|Technological Independence The Asian experience (UNU, 1994, 372 pages)|
|5 The Philippines|
After almost four decades of S&T policy formulation and planning in the Philippines there has been no qualitative improvement in the status of S&T. Certainly, there have been quantitative changes. There are now more S&T and R&D institutions, more scientists and technologists with advanced degrees, more research going on, and more laboratory equipment and tools. In the productive systems there are new indigenously developed technologies being used, especially in agriculture. Although there are new industrial facilities, these are mostly established through turnkey agreements. However, the more crucial process of what Sagasti19 called the "endogenization" of technology has not been achieved, except in some trivial industries like soy sauce and soap manufacture. Endogenization would require a strong feedback linkage between scientific and technological R&D and the country's production systems. In general, technological skills have not gone beyond the operative stage.
The severe economic crisis of 1983 exposed the almost total dependence of the Philippine production system on the importation of the means of production and inputs. The near total inability of the local S&T system also became quite clear. The crisis of 1983 was only one of a series that have occurred periodically since the 1940s. It was just another manifestation of the underlying backwardness of S&T in the Philippines- its dependence on foreign technology and capital to sustain the economic life of the country.
To understand the anatomy of the failure of endogenization would require insights into the country's political economy and its links to the evolutionary process of growth in the national S&T culture, the nature of modern S&T itself, and the present geopolitical environment.
In the present world economic and technological order, the Philippines is at a serious disadvantage. Because of its scientific and technological backwardness, it cannot produce the equipment and machinery needed to transform raw materials into manufactured goods. As a consequence of this incapacity to produce its own means of production, the national economy has to depend on the importation of foreign technologies in the form of manufacturing processes, producer goods, and even complete production facilities in order to meet the consumer needs of the domestic market.
To finance the country's technological dependence on imported technologies, the national economy relies on the export of low value added products and raw materials such as sugar, coconut oil, logs, copper concentrates, handicrafts, and other minerals. The so-called semiconductor industries of the Philippines are merely the labour-intensive assembly operations of multinational companies. As a result, the Philippines finds itself locked into the international division of labour, playing the role of the exporter of primary commodities and importer of production technologies. It has subordinated its development to the loans and dictates of the international capitalist system.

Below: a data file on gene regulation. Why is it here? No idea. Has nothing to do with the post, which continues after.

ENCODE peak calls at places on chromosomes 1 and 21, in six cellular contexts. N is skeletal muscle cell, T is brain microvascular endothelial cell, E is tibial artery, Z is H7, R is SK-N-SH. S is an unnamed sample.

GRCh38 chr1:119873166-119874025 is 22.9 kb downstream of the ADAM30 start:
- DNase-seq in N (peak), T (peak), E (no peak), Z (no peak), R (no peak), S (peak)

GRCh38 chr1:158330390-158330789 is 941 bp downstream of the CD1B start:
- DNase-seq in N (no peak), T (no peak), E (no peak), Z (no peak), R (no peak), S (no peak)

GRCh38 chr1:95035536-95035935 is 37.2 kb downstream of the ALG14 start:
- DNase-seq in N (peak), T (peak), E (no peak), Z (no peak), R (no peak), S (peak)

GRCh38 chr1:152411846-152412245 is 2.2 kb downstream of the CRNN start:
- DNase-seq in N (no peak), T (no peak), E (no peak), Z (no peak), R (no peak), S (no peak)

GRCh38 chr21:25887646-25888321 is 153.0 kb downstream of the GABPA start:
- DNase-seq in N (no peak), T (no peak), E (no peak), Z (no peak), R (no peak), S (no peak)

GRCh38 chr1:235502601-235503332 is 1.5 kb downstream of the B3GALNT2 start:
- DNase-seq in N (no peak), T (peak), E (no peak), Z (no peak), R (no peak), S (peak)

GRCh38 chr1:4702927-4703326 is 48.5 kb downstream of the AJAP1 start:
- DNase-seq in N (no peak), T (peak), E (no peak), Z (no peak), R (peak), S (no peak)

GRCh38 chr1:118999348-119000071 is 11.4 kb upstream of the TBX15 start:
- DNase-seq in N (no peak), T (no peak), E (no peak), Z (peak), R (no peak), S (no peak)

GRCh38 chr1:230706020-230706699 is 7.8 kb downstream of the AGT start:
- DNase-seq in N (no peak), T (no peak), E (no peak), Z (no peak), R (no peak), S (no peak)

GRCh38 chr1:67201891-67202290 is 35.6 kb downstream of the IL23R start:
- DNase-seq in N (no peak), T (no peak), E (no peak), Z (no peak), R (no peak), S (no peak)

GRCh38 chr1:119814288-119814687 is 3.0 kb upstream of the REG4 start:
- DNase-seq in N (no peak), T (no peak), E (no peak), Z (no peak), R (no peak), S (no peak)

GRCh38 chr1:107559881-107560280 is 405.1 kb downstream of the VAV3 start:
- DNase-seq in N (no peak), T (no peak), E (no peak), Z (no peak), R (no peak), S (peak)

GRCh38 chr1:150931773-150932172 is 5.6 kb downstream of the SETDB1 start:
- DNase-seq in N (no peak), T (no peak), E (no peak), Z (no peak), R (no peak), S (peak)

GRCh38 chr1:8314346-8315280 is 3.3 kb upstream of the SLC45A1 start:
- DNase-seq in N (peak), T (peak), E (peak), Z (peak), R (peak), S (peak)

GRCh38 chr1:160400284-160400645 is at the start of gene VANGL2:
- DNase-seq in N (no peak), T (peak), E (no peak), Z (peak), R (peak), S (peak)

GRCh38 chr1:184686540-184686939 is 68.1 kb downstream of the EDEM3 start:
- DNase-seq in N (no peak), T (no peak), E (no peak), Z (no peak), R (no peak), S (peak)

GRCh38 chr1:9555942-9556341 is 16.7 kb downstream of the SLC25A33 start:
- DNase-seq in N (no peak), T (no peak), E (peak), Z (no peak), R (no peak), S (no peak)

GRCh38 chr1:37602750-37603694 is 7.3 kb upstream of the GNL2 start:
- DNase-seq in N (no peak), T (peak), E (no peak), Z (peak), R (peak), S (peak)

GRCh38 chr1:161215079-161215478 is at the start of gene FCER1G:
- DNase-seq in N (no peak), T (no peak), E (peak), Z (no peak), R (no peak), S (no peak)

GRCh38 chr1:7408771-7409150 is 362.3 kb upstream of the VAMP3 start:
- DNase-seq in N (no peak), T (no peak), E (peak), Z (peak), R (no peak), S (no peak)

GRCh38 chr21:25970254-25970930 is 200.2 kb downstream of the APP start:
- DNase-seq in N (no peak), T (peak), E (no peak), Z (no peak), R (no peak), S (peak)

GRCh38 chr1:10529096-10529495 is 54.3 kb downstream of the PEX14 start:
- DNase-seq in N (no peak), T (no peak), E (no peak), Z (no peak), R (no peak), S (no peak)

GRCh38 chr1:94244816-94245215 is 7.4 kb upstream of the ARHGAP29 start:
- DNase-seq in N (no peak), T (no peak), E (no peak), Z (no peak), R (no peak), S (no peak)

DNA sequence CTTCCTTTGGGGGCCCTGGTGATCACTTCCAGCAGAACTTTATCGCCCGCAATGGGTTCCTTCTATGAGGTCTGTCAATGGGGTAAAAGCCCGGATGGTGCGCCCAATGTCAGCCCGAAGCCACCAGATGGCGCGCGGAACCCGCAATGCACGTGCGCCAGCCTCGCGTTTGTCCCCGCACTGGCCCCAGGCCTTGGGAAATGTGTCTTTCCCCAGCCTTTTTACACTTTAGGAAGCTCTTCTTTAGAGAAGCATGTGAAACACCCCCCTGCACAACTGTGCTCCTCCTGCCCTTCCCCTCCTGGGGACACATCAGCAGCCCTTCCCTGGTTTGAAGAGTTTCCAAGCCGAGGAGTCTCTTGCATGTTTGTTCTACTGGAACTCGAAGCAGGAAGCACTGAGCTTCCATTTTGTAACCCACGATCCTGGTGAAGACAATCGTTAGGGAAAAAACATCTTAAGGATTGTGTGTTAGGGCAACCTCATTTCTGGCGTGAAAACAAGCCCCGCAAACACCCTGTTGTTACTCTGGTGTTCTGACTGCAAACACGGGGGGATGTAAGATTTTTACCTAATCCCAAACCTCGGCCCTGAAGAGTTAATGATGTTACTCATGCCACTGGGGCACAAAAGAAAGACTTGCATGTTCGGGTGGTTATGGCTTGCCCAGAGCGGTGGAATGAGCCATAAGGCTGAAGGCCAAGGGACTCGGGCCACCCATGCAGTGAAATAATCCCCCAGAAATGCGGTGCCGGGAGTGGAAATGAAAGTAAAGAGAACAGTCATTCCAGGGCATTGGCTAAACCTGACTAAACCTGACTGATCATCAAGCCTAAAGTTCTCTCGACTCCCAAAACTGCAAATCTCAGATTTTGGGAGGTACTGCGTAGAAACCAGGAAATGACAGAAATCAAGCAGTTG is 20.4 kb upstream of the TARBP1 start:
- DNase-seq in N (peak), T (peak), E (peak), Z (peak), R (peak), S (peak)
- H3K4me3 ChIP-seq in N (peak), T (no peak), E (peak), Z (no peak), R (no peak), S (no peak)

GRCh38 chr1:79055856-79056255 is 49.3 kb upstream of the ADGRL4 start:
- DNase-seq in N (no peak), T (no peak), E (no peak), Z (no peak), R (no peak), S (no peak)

Part of today's geopolitical reality is the growing militant awareness of third-world countries regarding sovereignty over their natural resources and economy. On the other hand, the industrialized countries are strongly asserting their proprietary rights over some vital technologies. Certainly, some hard bargaining can be expected regarding access to technologies and natural resources. Careful planning and strategy formulation will be required by third-world countries in order to obtain an equitable deal. This will require a good measure of self-reliance in S&T.
Modern S&T is very different in character from the S&T of the early years of the Industrial Revolution. Before, most industrial skills were accumulated knowledge learned through long practice. Today we have a science-driven technology which means that innovations in technology arise out of fundamental scientific R&D. There are "technology factories" controlled by big transnational corporations, where systematic mission-oriented R&D is undertaken. Some well-known examples are atomic energy, computers, and telecommunications. Commercial technologies are therefore considered to be products of a long-term investment of venture capital. These commercial technologies are the carefully guarded properties of transnational corporations. Their transfer to other parties is made with deliberate care and involves huge payments. If third-world countries are to achieve a state of excellence that can compete with the industrialized countries, they must be able to match the modern R&D infrastructures in some particular problem areas.
These are just some of the important factors that must be considered in the effort to understand why some countries, like the Philippines, seem to be trapped in backwardness and underdevelopment.
For purposes of organized analysis and strategy formulation, it is useful to construct a conceptual model to represent the salient features of the forces shaping the character of S&T in the Philippines. This model also summarizes in a concise way the rather complex feedback relationships among the numerous factors that effect the state of S&T in this country. This conceptual model is represented by figure 15, which depicts the vicious circle paradigm of S&T in the Philippines.